The Viking invasion at Lindisfarne

Viking raider Tristran Land is chasing monk Michael Tokarski through Lindisfarne Priory where English Heritage are held a Viking themed activity on the Bank Holiday weekend in 2013.

Back in 793 AD the Vikings made their first raid on Holy Island, and indeed their first recorded raid on the British isles, attacking the monastery on Lindisfarne.

Lindisfarne Priory, Northumberland, England.

Later that year, the scholar Alcuin wrote to Aethelred, King of Northumbria, saying that the raids were the fault of the sins of the population and its rulers, rather than the decision by a few Vikings to go out for a bit of looting and pillaging. Alcuin, who was originally from York but was writing from the safety of Charlemagne’s court at Aix-la-Chapelle, said

fornications, adulteries and incest have poured over the land, so that these sins have been committed with no shame and even against the handmaidens dedicated to God. What may I say about avarice, robbery, violent judgments? – when it is clearer than day how much these crimes have increased everywhere, and a despoiled people testifies to it.
He didn’t like their hairstyles much either, adding

Look at your trimming of beard and hair, in which you have wished to resemble the pagans.

The 793 raid was apparently not too devastating – although Bishop Aethelwald’s stone cross was broken, the Lindisfarne Gospels appear to have been undamaged, while the remains of St Cuthbert and the other important relics that were on Lindisfarne – which included the head of King Oswald and some of St Aidan’s bones – seem to have survived unscathed as well. A couple of generations later, however, in 875, with the Vikings by now occupying most of northern England south of the Tyne, and their leader Halfdan threatening to attack northwards, the monks decided that it would be better to move their treasures somewhere safer – St Cuthbert, on his deathbed, was reported to have said that, if the place appeared threatened, they should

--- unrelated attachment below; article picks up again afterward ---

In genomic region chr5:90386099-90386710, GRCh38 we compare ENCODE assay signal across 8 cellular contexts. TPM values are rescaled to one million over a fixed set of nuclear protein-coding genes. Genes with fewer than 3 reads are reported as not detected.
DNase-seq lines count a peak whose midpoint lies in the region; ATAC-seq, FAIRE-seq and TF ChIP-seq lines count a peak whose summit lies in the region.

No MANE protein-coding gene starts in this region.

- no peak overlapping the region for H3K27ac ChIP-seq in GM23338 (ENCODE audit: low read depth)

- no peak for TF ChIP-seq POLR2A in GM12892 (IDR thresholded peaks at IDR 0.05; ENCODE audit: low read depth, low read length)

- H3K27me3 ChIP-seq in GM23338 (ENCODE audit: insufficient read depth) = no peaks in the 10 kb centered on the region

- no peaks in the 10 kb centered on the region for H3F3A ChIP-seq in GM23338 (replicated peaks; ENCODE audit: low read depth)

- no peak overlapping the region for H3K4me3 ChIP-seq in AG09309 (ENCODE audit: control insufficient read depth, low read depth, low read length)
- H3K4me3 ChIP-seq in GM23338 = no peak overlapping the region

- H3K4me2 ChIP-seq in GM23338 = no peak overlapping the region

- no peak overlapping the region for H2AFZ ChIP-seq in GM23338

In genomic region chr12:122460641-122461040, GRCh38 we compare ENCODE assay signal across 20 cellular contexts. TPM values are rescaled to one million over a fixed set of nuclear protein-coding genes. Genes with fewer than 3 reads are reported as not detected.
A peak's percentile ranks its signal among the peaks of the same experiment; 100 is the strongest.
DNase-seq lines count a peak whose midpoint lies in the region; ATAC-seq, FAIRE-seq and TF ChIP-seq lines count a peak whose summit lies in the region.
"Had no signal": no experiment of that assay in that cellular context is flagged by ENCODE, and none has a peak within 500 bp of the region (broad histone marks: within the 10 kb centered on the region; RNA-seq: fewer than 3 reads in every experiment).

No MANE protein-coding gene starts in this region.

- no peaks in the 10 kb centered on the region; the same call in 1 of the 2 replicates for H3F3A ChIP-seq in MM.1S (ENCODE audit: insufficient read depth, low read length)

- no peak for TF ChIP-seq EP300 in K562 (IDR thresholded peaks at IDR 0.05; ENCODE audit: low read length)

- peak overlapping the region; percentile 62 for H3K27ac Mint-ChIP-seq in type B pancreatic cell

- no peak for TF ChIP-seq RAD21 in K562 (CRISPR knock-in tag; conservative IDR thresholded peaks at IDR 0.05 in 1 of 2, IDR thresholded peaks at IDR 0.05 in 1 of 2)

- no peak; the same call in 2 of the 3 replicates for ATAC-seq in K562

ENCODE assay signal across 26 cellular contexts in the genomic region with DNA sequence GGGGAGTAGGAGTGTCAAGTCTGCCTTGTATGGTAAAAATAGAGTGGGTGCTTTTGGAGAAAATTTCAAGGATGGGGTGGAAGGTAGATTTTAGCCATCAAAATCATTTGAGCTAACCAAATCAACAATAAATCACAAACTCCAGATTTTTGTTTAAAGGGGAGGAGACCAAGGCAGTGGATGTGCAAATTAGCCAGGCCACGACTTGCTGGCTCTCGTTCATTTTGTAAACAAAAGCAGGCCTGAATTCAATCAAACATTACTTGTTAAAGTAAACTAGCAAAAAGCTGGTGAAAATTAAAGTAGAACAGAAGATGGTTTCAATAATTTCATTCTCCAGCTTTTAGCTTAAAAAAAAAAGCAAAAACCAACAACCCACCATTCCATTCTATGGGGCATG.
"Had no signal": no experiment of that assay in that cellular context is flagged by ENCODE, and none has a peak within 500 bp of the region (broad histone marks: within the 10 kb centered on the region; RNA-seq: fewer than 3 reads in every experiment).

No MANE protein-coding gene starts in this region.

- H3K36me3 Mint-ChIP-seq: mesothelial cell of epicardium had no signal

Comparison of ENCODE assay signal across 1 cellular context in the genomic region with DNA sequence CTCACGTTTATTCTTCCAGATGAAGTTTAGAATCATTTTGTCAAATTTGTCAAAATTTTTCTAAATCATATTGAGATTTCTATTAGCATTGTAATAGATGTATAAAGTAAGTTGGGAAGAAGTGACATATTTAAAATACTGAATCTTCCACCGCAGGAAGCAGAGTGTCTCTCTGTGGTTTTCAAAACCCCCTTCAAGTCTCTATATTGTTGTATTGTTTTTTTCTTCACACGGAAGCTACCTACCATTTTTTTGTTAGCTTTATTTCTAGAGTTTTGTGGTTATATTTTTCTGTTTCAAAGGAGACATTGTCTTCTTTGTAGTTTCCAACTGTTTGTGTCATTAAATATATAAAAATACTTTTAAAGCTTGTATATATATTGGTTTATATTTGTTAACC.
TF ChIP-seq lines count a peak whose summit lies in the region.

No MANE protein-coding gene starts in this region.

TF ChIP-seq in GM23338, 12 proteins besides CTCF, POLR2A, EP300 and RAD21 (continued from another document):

take up my bones from the tomb and remove them from this spot.

The hunt for sanctuary saw the monks and their cargo of bones visiting many places from Cumbria to Yorkshire, with the lengthy anabasis eventually leading to the foundation of Durham Cathedral.

Pilgrims have been walking to Holy Island for centuries, and while St Cuthbert’s Way, the 100km walk from Melrose to Lindisfarne, is unlikely ever to rival the much longer St James’ Camino to Compostella, it is becoming increasing popular. The sight of Lindisfarne nestling along the Northumberland coast is one of the great views of the north, whether for a footsore pilgrim crossing the causeway at low tide, or from the railway line, a boat or a car. As Walter Scott, passing by from the sea, noted:

As to the port the galley flew,
Higher and higher rose to view
The castle with its battled walls,
The ancient monastery’s halls,
A solemn, huge and dark red pile,
Placed on the margin of the isle.

 

This week’s events within Lindisfarne’s “ancient monastery’s halls” include Uruz, a replica Viking longship, complete with carved wooden figurehead, which arrived on Monday and will be displayed all week. Uruz, named after the second character of the futhark, or runic alphabet, is 30 foot long and would have held a reasonable-sized raiding party. In addition a 15 foot long Saxon boat will be on display until the 10th of August, complete with a replica of St Cuthbert’s cask, which was rowed to safety in a boat of this kind.